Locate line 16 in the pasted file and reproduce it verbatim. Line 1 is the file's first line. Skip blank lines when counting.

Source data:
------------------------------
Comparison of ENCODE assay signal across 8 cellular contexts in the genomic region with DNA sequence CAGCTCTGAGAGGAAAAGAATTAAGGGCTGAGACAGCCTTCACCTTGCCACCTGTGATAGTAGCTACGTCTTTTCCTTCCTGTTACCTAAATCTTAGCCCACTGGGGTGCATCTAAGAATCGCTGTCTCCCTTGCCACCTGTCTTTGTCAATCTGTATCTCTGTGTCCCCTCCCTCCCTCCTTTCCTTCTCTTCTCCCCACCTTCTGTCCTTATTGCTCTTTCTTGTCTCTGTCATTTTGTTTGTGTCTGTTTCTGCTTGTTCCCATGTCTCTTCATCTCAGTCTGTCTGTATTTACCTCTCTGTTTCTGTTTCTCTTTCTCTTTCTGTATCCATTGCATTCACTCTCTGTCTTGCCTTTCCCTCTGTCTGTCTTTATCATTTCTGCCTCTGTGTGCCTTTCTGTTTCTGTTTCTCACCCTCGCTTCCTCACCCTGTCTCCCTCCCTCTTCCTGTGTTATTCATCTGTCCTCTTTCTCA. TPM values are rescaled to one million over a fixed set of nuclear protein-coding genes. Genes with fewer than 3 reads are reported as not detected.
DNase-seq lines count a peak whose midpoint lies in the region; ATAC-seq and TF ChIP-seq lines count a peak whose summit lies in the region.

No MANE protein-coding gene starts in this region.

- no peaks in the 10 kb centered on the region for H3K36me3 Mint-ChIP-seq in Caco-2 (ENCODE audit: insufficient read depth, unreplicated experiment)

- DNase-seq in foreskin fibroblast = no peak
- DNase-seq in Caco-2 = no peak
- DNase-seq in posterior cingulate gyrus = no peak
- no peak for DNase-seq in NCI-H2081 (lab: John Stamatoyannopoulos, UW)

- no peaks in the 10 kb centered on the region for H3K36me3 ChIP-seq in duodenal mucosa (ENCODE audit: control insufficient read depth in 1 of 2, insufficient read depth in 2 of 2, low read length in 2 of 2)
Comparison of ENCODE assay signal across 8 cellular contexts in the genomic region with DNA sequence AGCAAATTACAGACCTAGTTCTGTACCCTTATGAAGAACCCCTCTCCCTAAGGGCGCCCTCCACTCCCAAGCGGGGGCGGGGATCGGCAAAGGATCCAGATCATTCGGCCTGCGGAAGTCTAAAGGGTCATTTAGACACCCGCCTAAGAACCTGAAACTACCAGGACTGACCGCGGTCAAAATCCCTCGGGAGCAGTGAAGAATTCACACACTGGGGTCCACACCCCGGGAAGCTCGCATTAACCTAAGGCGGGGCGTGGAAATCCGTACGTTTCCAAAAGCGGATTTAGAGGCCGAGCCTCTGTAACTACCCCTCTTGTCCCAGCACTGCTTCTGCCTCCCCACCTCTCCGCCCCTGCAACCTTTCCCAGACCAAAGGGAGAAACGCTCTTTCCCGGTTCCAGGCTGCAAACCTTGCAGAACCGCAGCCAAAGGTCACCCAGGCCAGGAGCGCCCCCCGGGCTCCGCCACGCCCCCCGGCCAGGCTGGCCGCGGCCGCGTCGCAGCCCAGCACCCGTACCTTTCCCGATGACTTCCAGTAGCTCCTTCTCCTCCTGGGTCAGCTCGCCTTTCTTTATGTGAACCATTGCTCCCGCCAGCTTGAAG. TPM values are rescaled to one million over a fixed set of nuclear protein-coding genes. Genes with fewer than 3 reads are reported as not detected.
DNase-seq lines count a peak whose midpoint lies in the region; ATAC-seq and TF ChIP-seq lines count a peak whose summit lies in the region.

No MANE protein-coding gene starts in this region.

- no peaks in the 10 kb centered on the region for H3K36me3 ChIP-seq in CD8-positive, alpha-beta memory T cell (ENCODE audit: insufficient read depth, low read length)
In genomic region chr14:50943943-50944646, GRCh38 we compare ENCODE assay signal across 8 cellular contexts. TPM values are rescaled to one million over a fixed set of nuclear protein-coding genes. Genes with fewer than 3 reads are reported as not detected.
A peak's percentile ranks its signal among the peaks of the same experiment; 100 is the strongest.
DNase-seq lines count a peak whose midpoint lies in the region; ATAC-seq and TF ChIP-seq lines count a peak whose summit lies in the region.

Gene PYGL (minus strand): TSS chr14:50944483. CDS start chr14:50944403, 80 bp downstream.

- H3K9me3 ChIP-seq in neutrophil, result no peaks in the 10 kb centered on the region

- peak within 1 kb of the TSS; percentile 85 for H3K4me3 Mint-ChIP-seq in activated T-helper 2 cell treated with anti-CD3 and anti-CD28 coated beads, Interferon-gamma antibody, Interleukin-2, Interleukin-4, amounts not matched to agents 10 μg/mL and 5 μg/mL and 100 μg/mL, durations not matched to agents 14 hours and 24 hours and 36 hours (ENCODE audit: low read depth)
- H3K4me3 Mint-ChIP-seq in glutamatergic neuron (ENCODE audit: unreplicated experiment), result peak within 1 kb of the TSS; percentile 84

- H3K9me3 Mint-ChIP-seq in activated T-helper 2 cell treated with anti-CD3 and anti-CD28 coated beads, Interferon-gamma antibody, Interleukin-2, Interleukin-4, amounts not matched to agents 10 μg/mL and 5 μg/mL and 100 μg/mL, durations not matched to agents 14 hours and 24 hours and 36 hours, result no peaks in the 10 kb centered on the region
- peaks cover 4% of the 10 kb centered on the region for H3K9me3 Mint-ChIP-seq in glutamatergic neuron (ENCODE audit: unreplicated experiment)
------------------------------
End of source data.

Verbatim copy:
DNase-seq lines count a peak whose midpoint lies in the region; ATAC-seq and TF ChIP-seq lines count a peak whose summit lies in the region.